In more pleasant news, I finally have a well-pollinated pluot tree (a post on agonies of pluot pollination here)....

Splash pluot
... tomatoes are beginning to show color...

Red Zebra

...and blueberries have been ripening for weeks :).

It is a happy time in the garden.


  1. Stunning pictures of the different bees in your garden and you know them all by name.......Must be exciting to grow up 13 roses just from almost leafless sticks. I can imagine you are looking forward to see the flowers. The flowers of Basye's Purple Rose are stunning, such a shame it does not form a nice bush.
    Wish you happy rose gardening!

  2. What a wonderful post! Your photos are outstanding and all of your blooms just lovely as are your pollinators.

    Happy Gardening ~ FlowerLady

  3. Hi Masha
    Stunning photos again, especially the macros. I love the rose Sweet pea... haven't seen it before and now again, I have another rose to put on my wish list.
    Have a lovely day!

  4. You bought many roses! I often see such roses: without leaves, bad stems, etc and am afraid to buy them because I think they will die or I will not be able to cure them. Of course your summer is hotter than our and I hope all your roses will be OK, Masha.
    Love geraniums and the bees working there. We have no bees :(( because the spring frost killed many of them, it's very pity. But bumblebees and flies are enough.

  5. Agree completely with everything you said about Basye's Purple. I lost one, but the second one, placed in better sun and less dry conditions, is doing very nicely....and suckering!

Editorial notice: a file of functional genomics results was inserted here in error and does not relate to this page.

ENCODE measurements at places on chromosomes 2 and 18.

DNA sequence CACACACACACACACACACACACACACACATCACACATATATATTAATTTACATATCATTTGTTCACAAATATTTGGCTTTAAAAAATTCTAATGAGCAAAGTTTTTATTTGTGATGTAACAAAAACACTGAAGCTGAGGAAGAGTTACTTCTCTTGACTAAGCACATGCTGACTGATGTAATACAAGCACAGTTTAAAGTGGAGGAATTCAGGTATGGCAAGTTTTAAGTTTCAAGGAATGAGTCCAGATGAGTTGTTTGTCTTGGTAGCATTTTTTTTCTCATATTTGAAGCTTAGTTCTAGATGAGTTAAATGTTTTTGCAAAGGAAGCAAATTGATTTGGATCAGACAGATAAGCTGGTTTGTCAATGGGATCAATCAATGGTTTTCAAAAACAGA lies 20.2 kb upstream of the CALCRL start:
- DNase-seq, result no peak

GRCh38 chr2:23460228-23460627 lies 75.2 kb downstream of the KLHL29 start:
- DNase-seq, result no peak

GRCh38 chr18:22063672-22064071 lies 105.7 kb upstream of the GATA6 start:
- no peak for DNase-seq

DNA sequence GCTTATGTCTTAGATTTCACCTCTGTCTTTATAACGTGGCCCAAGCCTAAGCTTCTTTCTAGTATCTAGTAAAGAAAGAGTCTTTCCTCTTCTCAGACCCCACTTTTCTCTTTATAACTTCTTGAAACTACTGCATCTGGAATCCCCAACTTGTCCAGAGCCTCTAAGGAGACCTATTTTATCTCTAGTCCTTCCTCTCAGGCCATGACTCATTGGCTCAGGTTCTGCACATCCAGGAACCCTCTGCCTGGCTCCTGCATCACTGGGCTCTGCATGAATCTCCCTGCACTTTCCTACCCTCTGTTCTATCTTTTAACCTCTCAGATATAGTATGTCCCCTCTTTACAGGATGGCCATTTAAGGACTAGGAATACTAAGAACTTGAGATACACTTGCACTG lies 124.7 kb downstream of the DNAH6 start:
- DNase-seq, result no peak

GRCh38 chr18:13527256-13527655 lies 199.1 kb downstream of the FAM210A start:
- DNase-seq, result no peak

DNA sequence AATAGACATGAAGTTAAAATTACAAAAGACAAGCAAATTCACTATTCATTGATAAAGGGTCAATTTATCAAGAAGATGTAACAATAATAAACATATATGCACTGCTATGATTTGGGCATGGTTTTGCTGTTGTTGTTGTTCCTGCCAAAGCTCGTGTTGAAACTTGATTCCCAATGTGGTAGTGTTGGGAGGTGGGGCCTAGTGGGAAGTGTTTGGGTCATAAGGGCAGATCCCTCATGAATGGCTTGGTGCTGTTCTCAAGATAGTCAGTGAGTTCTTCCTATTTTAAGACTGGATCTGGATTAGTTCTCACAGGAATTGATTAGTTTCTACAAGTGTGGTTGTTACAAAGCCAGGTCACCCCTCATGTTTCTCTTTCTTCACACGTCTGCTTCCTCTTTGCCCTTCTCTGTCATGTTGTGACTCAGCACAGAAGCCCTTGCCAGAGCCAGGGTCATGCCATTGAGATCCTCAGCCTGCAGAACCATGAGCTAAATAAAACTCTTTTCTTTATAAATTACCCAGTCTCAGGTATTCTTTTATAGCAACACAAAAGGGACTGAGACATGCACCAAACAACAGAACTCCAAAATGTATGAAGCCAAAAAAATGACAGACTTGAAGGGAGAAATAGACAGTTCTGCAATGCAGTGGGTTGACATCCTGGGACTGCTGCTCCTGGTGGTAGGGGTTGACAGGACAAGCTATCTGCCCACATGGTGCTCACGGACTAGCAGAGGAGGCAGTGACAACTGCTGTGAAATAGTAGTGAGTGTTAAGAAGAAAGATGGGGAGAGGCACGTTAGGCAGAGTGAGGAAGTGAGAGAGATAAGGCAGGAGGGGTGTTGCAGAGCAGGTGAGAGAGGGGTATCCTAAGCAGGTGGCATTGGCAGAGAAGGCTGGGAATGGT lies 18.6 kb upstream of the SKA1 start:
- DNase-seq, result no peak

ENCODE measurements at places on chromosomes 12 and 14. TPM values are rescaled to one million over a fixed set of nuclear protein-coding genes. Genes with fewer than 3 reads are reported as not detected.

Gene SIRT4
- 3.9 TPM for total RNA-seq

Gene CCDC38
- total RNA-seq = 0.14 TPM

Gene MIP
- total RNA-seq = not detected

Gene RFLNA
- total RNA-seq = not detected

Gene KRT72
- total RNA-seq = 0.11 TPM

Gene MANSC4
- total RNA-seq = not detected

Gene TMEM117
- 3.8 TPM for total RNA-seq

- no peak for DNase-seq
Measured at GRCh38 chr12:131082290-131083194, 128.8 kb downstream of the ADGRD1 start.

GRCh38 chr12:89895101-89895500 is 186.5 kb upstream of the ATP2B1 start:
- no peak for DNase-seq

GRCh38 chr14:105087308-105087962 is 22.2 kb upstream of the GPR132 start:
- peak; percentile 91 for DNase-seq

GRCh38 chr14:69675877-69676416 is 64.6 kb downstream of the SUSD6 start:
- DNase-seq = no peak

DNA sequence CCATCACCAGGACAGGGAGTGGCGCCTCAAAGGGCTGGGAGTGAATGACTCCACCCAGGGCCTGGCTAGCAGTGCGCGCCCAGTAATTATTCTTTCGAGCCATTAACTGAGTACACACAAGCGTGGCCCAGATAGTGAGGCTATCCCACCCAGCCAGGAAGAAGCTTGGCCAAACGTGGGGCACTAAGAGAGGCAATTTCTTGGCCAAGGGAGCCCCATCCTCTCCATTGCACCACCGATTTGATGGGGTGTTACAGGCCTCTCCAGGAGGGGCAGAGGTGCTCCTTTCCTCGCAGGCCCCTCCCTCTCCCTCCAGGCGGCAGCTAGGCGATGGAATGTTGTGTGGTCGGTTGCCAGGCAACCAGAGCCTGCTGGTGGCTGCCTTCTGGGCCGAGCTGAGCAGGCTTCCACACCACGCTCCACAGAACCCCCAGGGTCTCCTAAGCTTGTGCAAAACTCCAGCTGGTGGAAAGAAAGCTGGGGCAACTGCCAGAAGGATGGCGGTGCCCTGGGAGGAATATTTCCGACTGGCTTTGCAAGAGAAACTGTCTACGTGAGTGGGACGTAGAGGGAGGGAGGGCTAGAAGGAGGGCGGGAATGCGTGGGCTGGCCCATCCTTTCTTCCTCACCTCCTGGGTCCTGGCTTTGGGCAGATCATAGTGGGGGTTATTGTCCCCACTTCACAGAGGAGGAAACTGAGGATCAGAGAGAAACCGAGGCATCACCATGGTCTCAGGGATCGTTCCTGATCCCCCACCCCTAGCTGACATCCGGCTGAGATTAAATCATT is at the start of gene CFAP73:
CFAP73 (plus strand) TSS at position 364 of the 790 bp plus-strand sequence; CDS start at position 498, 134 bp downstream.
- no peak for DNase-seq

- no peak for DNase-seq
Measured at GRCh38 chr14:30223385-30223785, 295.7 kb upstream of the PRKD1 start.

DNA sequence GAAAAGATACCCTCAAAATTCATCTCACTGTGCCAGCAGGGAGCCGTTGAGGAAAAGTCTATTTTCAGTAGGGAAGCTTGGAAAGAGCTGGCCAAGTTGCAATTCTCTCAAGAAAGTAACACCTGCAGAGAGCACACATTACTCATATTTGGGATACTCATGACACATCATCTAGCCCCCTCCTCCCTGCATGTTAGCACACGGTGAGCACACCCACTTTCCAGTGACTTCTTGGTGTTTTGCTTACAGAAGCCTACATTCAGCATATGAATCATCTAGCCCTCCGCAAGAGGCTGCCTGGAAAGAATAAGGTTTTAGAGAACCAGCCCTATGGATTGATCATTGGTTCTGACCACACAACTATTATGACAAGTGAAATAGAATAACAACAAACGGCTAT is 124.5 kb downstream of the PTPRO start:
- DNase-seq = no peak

6. I just love your photography (not to mention your roses) :)

  7. How wonderful it all looks! My first flush of roses is just getting close, maybe next week it will start.

  8. It's always such a pleasure to visit your garden, and to see honey bees makes it all the more wonderful! We have yet to see any this year and I worry that their decline is reaching our area in a big way this year!

    Have a wonderful weekend!


  9. Incredible photography!...Love the mountains, really love the sweet pea...

  10. would love to have you link your garden posts to Fishtail Cottage's garden party!!! (Thursdays ~ but I keep the party open thru the weekends) hope to see you! xoxo, tracie

  11. Marsha, I love your garden! I also love bees. I plant many native plants to attract them. I don't know what happened if our awful winter got to them or if all the GMO corn fields that I have around finally took a toll on them but all I have this year is a handful of bumble bees. Love your photos

  12. Great shots of the pollinators! Your Roses, as always, look wonderful. And how nice to have home-grown fruits! The view of the mountains is lovely.

  13. Masha, you are an artist! Your roses, bees, and your artistic pictures and narratives are amazing. You have pushed me to discover the new world of roses. Thank you!

  14. Hi Masha, first look at your post - the Rose title got me! Love your photography and all your types of bees! I just posted a blog about my bee hive in an old tree - I just love watching them too. I too love and grow many roses, both heritage and modern and it is wonderful to see many of your varieties that I am not familiar with. Will keep checking in.
    Roz - Bloomfield Cottage, it's a lifestyle